🎦 Rebecca full movie HD download (Alfred Hitchcock) - Drama, Thriller, Mystery, Romance. 🎬
Drama, Thriller, Mystery, Romance
IMDB rating:
Alfred Hitchcock
Laurence Olivier as 'Maxim' de Winter
Joan Fontaine as The Second Mrs. de Winter
George Sanders as Jack Favell
Judith Anderson as Mrs. Danvers
Nigel Bruce as Major Giles Lacy
Reginald Denny as Frank Crawley
C. Aubrey Smith as Colonel Julyan
Gladys Cooper as Beatrice Lacy
Florence Bates as Mrs. Edythe Van Hopper
Melville Cooper as Coroner
Leo G. Carroll as Dr. Baker
Lumsden Hare as Tabbs
Forrester Harvey as Chalcroft
Philip Winter as Robert
Storyline: A shy ladies' companion, staying in Monte Carlo with her stuffy employer, meets the wealthy Maxim de Winter. She and Max fall in love, marry and return to Manderley, his large country estate in Cornwall. Max is still troubled by the death of his first wife, Rebecca, in a boating accident the year before. The second Mrs. de Winter clashes with the housekeeper, Mrs. Danvers, and discovers that Rebecca still has a strange hold on everyone at Manderley.
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Simply the Best
I have no qualms with holding my hands up and saying that 'I am a Laurence Olivier nut'. I would quite happily shout it from the rooftops for everyone to hear. Despite my stellar age of 24 I'm proud that I own all the films of his that I can own at present and I have at least watched the ones I haven't.

Larry was the reason I chose to watch 'Rebecca' in the first place and yet once I was finished, it became apparent to me that I could have loved the film regardless of who played Max.

Never has a film captured me so intently that watching it never seizes to be a pleasure. Just hearing that first, beautiful line. The simple and yet effective way that Joan Fontaine opens what goes on to be two hours of stunning film, is nothing but superb...I could watch it all day.

For somebody who's not a huge fan of black and white films, I'd probably always recommend this as a good place to start. The storyline is one that everyone can follow and make sense of. The love story is beautiful in the way it unfolds and the characters are intriguing.

Whilst Larry does make a stunning Maxim - brash, haughty, elegant, and yet caring underneath; it's really Joan Fontaine's character of Mrs Du Winter, who is truly deserving of the praise. Utterly and truly believable as a timid, awkward and shy young woman in love, she breaks out at the end to show the strength all woman have lurking underneath, (props must be given to Mr Hitchcock for playing on Ms Fontaines insecurities through filming as well)

'Rebecca' is a film that will forever be relevant in time, and I know that I will cherish this movie for the rest of my life.
He's mean. She's brittle. This is a love story?
I'm forced to say I just didn't "get" or enjoy Rebecca at all. I'm sorry.

Our male hero alternates between making his love interest cry and heckling her for trying to please him. He proposes by mentioning it in a flippant and sort of insulting manner from the next room. Our female hero tries so hard to please everyone that she's constantly excusing herself and breaking down.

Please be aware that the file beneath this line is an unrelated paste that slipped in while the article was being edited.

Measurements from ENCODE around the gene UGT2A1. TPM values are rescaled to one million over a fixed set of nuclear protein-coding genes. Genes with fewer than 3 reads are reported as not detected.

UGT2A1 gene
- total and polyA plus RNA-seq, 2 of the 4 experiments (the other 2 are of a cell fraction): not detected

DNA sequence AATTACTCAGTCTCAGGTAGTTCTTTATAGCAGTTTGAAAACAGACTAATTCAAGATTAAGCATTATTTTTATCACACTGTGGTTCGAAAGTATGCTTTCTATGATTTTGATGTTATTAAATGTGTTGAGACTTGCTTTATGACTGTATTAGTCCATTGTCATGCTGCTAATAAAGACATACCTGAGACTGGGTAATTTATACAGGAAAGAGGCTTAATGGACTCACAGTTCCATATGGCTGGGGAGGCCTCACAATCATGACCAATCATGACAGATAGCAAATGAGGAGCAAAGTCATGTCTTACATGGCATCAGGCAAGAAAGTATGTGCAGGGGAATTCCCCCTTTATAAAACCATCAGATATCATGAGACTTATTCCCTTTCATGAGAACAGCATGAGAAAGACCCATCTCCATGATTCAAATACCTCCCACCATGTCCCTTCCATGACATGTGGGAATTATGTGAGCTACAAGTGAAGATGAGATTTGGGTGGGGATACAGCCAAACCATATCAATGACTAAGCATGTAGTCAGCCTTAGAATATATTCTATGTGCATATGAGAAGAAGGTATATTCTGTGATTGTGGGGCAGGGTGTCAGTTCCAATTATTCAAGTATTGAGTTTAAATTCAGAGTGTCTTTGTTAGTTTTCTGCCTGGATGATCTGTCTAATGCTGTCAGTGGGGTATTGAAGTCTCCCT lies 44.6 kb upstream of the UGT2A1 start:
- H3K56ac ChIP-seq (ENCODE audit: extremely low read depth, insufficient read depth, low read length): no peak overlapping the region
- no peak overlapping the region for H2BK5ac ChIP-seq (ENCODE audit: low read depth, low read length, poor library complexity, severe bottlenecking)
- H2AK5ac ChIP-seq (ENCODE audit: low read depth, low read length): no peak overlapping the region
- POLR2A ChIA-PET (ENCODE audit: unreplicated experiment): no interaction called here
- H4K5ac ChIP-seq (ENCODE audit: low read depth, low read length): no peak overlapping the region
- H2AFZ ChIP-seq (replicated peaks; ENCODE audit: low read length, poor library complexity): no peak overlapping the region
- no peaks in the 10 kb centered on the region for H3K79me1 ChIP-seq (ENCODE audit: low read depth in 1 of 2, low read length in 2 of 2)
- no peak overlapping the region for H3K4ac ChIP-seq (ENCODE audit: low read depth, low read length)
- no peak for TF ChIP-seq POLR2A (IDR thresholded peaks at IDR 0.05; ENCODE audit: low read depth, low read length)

Sure, people like this exist in the real world. But this is not a Leaving Las Vegas story of crippled people... it's portrayed as a true love story. I find it sickening. These days, we look up to strong women, and we certainly don't want people (of any gender) constantly saying thing that are mean.

To add on top of this, I didn't feel any chemistry between the characters... declaring their love felt quite sudden, I didn't feel any real chemistry about the hero's angst about his dead wife... the whole film just seemed contrived. The scenes where the heroine isn't quite ready for rich living become repetitive, like beating a dead horse. It would feel preachy if only there were some message to preach. Finally, I'm sorry to say it, but cinematography and things like color have been in films for a long time now.

This film left me even more confused than Chasing Amy and I couldn't get all the way through it. I can see from other people's reviews that a murder mystery eventually surfaces. But hey, I did get an hour into the film without a hint of tension so I guess that all happens later. I'm forced to give it a 3 out of 10.
Superb Hitchcock tale
Before getting to the meat of the movie, I do have to give praise to two of the supporting actors here. Of course, the standout is Judith Anderson(later to be Dame Judith Anderson). Without her, this film really wouldn't have worked anywhere near as well. She brought life to one of the most truly spooky characters you'll see in almost any movie. But also deserving of great praise is Florence Bates -- here the stuffy dowager who keeps making a fool of herself. It was Bates' first movie role, and although she is only in the opening scenes of the film, she is quite memorable.

If you buy the DVD with the "making of" extra, do watch it. It will give you an excellent overview of the struggles that went on between produced David O. Selznick and director Alfred Hitchcock. While this is not my favorite Hitchcock film, it's right up there with such films as "Suspicion", "Shadow Of A Doubt", and "Spellbound". I'll give it ONLY an A, not as A+ that I would give such films as "North By Northwest" and "Vertigo". However, I think it is so much a better film than "Wuthering Heights", which I happened to watch just a few days before viewing this film, again.

Laurence Olivier is excellent here. He plays the balance very well between the adoring husband of the new Mrs. de Winter who can't quite break free of the deceased first Mrs. de Winter (or can he?).

However, there is no question that this film belongs to Joan Fontaine. I was not much of a fan of Fontaine, but this film increased my esteem for her a great deal. It may be her best film...either that or "Suspicion". But what is delicious about her performance here is how this beautiful woman manages to make herself seem so very plain for much of this movie. Plain, and yet refreshingly attractive.